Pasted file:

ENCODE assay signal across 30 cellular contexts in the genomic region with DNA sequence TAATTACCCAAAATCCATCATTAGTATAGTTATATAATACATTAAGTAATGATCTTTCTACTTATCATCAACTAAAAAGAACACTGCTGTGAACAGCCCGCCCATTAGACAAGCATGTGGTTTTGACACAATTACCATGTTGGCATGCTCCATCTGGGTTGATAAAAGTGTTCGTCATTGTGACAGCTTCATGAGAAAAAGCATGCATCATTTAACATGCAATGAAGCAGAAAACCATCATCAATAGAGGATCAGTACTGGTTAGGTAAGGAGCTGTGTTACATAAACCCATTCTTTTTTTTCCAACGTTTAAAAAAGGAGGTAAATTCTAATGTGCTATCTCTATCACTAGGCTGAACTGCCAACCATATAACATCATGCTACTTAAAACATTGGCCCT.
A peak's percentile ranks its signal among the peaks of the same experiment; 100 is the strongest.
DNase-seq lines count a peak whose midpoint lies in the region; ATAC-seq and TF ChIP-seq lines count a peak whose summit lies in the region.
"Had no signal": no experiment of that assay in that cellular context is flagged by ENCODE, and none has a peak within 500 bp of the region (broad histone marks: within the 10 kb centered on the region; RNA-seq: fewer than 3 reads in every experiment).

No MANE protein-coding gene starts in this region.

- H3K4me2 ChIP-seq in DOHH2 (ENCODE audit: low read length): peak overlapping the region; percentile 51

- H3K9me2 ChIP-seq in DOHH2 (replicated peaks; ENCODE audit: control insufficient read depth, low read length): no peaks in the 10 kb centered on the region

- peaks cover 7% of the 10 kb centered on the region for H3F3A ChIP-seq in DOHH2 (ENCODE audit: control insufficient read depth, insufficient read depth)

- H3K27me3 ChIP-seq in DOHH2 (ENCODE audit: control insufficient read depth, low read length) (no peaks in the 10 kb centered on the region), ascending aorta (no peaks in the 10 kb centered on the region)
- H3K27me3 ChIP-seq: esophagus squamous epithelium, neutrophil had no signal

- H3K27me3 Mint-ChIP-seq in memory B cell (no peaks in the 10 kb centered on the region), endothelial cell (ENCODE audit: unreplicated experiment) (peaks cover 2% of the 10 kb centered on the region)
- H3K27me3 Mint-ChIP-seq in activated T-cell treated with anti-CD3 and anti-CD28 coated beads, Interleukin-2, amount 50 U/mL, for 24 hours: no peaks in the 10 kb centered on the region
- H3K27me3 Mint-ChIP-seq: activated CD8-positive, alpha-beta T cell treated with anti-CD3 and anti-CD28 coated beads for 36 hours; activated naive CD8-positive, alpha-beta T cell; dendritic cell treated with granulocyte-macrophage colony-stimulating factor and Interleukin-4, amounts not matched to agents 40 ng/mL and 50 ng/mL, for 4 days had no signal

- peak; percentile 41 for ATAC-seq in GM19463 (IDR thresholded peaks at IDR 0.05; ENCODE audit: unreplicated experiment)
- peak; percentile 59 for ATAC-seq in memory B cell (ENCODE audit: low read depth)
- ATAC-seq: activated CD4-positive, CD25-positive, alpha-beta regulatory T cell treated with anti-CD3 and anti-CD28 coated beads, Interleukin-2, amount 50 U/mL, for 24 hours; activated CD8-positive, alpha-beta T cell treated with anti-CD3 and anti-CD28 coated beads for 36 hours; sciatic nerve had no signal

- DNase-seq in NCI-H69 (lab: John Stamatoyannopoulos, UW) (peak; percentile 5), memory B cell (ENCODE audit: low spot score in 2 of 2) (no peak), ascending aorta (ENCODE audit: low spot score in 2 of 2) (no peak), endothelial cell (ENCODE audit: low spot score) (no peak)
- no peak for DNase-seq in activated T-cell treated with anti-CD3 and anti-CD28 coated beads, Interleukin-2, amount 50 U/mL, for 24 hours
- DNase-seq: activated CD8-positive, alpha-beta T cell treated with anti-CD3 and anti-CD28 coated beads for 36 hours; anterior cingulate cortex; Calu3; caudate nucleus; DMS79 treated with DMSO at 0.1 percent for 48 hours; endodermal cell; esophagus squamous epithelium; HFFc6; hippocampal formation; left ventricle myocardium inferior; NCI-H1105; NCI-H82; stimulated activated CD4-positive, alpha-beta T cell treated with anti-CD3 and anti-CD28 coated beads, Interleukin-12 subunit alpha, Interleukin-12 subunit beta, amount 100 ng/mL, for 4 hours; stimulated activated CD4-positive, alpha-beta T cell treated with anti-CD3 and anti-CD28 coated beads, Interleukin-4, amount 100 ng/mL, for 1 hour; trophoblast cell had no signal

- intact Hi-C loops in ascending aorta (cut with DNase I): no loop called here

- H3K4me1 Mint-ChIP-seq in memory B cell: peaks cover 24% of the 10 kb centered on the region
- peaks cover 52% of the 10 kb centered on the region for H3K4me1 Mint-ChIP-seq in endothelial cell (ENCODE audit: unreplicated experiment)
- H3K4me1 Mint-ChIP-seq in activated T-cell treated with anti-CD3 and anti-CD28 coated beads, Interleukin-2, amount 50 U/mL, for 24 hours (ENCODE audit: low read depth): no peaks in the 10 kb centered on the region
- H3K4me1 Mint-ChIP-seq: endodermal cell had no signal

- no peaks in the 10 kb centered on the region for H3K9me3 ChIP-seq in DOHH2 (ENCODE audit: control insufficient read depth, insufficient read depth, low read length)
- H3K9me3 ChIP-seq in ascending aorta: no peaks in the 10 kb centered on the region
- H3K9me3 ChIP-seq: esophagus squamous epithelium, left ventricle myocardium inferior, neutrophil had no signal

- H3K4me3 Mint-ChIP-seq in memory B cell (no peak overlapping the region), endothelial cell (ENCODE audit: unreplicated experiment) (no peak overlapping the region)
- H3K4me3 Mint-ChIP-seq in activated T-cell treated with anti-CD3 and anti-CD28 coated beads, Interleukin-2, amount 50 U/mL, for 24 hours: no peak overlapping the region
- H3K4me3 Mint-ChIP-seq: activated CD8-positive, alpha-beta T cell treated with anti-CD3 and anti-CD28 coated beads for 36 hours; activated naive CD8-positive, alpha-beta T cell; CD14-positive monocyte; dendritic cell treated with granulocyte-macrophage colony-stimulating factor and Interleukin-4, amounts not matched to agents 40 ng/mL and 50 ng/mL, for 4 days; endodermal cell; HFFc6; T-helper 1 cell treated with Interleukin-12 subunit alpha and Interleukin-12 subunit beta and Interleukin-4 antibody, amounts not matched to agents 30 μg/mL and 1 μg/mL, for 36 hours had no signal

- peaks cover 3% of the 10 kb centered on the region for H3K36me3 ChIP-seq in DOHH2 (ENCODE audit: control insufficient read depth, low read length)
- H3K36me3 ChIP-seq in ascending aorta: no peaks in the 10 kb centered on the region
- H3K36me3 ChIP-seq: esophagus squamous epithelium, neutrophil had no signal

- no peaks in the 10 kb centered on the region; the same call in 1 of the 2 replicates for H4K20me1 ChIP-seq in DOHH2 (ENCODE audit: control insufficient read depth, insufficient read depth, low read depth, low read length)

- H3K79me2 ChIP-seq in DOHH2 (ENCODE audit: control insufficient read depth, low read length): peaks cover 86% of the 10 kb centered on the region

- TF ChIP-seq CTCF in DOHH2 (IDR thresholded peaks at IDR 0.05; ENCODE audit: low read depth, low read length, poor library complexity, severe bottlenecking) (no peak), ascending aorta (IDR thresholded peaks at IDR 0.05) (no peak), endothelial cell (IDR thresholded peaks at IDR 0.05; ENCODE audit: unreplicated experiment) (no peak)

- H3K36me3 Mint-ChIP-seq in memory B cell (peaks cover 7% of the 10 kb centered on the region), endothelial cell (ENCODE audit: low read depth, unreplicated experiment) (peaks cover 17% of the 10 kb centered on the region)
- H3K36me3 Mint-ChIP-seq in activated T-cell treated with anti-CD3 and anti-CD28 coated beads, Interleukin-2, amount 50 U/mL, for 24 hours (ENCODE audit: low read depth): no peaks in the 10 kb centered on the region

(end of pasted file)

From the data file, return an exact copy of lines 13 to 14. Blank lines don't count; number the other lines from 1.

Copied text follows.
- H3K27me3 Mint-ChIP-seq: activated CD8-positive, alpha-beta T cell treated with anti-CD3 and anti-CD28 coated beads for 36 hours; activated naive CD8-positive, alpha-beta T cell; dendritic cell treated with granulocyte-macrophage colony-stimulating factor and Interleukin-4, amounts not matched to agents 40 ng/mL and 50 ng/mL, for 4 days had no signal

- peak; percentile 41 for ATAC-seq in GM19463 (IDR thresholded peaks at IDR 0.05; ENCODE audit: unreplicated experiment)